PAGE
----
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    (Original post by Peace'n'loveman)
    For my part i am a sentimentalist ,i happen to believe that the english,scots ,welsh,and irish working together make a great unit. There are too many people in england of irish descent (6 million with an irish grandparent, of which i am one) for ireland to feel like a foreign country. Sovereignty could not have been an essential issue in the fight for independence ,otherwise they would not have rushed to embrace the EU with such vigour. The problem was one of second class treatment within the union-not least by irish absentee landlords. Also we have the problem of religion ,with catholic and protestant establishments supressing the other tradition.Now much of that problem has gone ,because england is now more secular than protestant, and since ' Father Ted' , and sordid priestly behaviour ,the catholic church can't hold sway over the irish people again. Personally i would like to see a united ireland as part of a british/irish (Brireland?)federation.
    If this doesn't happen,and i doubt it,one thing i would ask is for some irish people who have been in the uk for generations ,please stop raising your children to be subtley anti british generally ,and anti english in particular.Be proud of your heritage,but don't be chauvanistic about it.Blimey ,even before the umbilical cord is cut ,some babies are having the celtic scarf wrapped around them.I love ireland to bits,but it was the english who fed ,educated,and watered me. I feel uneasy sitting in london,under the Tricolour,hearing people sing irish rebel songs,people whose only cultural connection to ireland is drinking Guinness(brewed in London !).Its like those Bengali women you see in East London ,wearing the veil,even though they don't traditionally in Bengal.Like they used to say about the colonial english ,'more english,than the english'.That was hypocritical, and indefensable.I assure you that if Ireland are doing well in football,then even the non-irish english will get behind Ireland in a way that they wouldn't with France for example.

    When has Ireland ever been anything but a problem for the UK? It goes all the way back, post Norman invasion..early medieval era..17th/18th/19th centuries...and then the fight for independence and it's STILL a problem. The UK is giving Ireland an €8 billion loan because it would suffer most if Ireland fell. That is just the reality of it, this history is the reason for it. I'm sure it'd be much easier if England had not declared ownership of Ireland in the 12th century. It is faintly delusional to act as if a lovely amicable union is possible. No offence, I just think it's too far removed from the reality. The fight for independence was ongoing for centuries, it did not erupt in 1916. There are many failed attempts, 1798, 1803..even some in the midst of the famine. Fighting for a nation to be independent and govern itself is COMPLETELY different from the EU. May I remind you that the UK also joined, in the same year. Everyone seems to conveniently forget this. The EU may implement policies etc..this bears no resemblance to the treatment of Ireland pre-independence. In fact, the EU has funded Ireland's roads and other infrastructural projects, the EU helped massively in getting Ireland on its feet- and what is it doing now? Giving us massive loans. Sure, Ireland has lost fishing territories and our power to hold referenda on EU policy is a major pain in the ass for all involved (they are too technical for the average joe to vote on in the first place), but the benefits far outweigh this.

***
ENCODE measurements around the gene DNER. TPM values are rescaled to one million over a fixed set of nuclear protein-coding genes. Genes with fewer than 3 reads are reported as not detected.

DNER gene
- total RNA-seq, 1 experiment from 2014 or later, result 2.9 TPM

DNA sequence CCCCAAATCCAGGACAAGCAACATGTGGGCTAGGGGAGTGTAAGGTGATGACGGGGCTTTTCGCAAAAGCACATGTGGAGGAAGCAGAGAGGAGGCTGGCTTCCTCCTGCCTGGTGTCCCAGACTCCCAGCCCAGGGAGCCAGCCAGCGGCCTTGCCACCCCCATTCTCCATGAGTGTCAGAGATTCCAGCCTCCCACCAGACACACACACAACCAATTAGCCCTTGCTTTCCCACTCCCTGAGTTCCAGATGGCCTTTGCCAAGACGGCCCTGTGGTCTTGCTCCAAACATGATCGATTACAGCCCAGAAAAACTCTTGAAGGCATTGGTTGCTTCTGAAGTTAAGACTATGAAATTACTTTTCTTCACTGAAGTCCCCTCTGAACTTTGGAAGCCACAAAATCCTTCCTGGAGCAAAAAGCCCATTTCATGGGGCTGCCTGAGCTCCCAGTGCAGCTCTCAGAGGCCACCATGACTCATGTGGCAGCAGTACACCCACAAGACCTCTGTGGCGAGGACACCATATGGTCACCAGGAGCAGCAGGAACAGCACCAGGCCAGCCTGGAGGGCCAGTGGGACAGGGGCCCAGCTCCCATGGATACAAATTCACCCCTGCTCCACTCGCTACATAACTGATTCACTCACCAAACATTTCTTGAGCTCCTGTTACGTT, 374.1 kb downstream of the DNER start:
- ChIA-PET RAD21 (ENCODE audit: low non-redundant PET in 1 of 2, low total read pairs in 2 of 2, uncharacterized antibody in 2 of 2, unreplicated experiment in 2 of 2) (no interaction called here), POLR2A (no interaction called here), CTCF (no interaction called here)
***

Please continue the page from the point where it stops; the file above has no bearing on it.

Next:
The Catholic church still holds sway. They are on the majority of schools boards of management and have a direct say in the running of them. Plenty of other schools are religious also. Abortion is still illegal. Ireland is still very religious, just not in the younger generations. The church has lost a lot of its power, it definitely still holds a lot. How else are all those priests protected from the law? Unmarried pregnant girls are no longer sent to work in horrific conditions in laundries before their babies are adopted, but it's not the reality to say the church no longer holds sway. Our constitution was guided by an extremely dominant archbishop at the time, and still retains a lot of the original sentiments.

    There are ignorant sentiments on either side. Most Irish people have no problem with English people, but will feel resentment over their history. Nobody cheers for England in a match, they just don't. However, things have progressed. Ireland played England in Croke park, the scene of a British massacre, and nothing happened, no riots no nothing. I thought that was great. On the other side, there is an attitude slightly reminiscent of the old 'barbarians' attitude- the Irish are seen as backwards, thick, drunk and subsisting entirely on potatoes. As well as having IRA membership. It exists, though obviously not the opinions of everyone. One thing I think that would help was if the Irish history that was taught was taught in a more objective light. I know that Ireland is only part of the UK's history, but I think it would greatly help if the attitude of textbooks was better. As for second and third generation Irish, how bitter can they really be against England? I would think this comes from fear that they will 'betray' their ancestors etc. by being English, so every so often they try to show how Irish they are. I would not take that as face value. As for Celtic, pfft! much better if it was a GAA scarf or jersey!